In a recent paper on cognitive behavioural treatment for insomnia - "Hyperarousal, sleep scheduling, and time awake in bed as mediators of outcome in computerized cognitive-behavioral therapy (cCBT) for insomnia"  - Vincent & Walsh particularly highlighted the importance of reducing pre-sleep arousal for effective results.  Gellis & Park explored similar territory in their publication - "Nighttime thought control strategies and insomnia severity" - reporting "Strategies used to control unwanted thoughts during the evening have been shown to be significantly associated with insomnia, a common problem associated with numerous negative consequences. This study examined whether nighttime thought control strategies would predict insomnia severity ... after accounting for well-established risk factors for the disorder such as anxiety, depression, sleep hygiene, and nighttime pain. ... Results ... showed that the strategy of cognitive distraction (attempts to withdraw from unwanted thoughts or think about more pleasant content) was negatively associated with insomnia severity and the strategy of aggressive suppression (the use of critical and punishing self thought) was positively associated with insomnia severity after accounting for other risk factors. These findings add to the growing literature highlighting arousing pre-sleep cognitions as a correlate of insomnia. These findings also add to emerging literature showing the ability to cognitively distract from the arousing thought as a correlate of good sleep."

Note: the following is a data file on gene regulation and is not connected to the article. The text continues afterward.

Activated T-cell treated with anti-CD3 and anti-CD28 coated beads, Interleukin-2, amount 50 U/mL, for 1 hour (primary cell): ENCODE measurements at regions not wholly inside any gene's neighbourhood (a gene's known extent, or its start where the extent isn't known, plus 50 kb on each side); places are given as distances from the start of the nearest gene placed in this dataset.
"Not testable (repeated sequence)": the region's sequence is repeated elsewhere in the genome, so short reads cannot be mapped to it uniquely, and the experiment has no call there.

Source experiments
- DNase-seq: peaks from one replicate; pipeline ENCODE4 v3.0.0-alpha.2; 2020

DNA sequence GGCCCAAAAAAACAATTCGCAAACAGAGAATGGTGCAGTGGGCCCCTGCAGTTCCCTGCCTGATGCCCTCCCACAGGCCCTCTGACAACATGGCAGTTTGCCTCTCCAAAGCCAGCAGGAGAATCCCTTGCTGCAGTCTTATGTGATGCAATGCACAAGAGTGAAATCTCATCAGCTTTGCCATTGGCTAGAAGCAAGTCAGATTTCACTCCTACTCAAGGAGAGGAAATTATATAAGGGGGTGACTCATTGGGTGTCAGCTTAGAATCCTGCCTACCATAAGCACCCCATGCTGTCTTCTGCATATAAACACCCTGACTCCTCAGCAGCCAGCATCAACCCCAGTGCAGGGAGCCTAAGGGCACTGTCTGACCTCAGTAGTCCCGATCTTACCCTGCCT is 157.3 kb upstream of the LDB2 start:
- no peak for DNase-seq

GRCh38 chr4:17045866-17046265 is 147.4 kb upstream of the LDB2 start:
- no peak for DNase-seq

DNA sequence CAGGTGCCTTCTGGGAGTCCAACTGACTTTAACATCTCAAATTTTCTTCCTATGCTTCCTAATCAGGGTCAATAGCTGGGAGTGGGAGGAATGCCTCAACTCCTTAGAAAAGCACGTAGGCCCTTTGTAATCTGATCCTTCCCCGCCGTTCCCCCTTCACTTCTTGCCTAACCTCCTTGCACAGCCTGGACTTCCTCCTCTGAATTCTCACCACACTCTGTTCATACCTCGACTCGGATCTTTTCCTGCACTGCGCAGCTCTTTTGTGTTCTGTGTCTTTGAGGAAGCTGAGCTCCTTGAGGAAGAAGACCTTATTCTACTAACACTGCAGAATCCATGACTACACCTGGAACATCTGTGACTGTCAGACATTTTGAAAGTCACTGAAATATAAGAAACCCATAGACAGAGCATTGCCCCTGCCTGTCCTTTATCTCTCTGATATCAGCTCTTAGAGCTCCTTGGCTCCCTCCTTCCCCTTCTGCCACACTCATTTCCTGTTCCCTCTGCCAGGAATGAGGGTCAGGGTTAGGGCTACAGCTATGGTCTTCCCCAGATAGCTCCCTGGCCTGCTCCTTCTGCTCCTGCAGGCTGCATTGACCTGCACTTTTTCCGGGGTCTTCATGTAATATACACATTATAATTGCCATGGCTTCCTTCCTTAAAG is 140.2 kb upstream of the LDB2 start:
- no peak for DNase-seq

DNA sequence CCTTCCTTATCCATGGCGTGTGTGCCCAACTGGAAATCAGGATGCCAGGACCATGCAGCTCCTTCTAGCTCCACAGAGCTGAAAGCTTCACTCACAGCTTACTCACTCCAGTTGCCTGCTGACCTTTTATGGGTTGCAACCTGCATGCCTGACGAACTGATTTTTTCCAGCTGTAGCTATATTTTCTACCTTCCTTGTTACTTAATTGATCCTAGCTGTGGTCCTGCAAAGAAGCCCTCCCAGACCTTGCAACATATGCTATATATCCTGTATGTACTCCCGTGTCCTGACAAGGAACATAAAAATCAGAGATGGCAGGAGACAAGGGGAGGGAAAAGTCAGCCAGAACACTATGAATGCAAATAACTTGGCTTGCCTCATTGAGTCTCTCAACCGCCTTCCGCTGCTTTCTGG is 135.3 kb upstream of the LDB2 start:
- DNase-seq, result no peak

In 2012, Gellis conducted a small exploratory study - "An investigation of a cognitive refocusing technique to improve sleep" - where he achieved encouraging results through "a technique that targets the refocusing of thoughts during the evening in order to improve sleep".  Gellis & colleagues then took their research a step further last year with a larger, controlled study - "Cognitive refocusing treatment for insomnia: A randomized controlled trial in university students".  They reported: "This investigation assessed the efficacy of a technique specifically designed to change the style and content of presleep thoughts in order to reduce nighttime cognitive arousal and decrease insomnia severity.  This investigation, termed "cognitive refocusing treatment for insomnia" (CRT-I), previously improved sleep in a small sample of veterans with primary insomnia.  In this investigation, university students with poor sleep were randomly assigned to attend either one session of CRT-I and sleep hygiene education (SH: n = 27) or one session of only SH (n = 24).  Insomnia severity (assessed by the Insomnia Severity Index) and nighttime arousal (assessed by the Pre-Sleep Arousal Scale) were measured at baseline and 1 month posttreatment. A significant Group × Time interaction for insomnia severity suggested more improved sleep over time for those receiving CRT-I + SH.  A trend for a Group × Time interaction showed decreased cognitive arousal over time among those receiving CRT-I."  (Click here for an example of typical sleep hygiene instructions, and click here for other more general sleep handouts & advice).  As is usually the case, we need more research on this encouraging cognitive refocusing approach, but it is such a simple method - an upgrade to counting sheep (!) - that it is already a technique for disrupted sleep that it's reasonable for any interested person to try.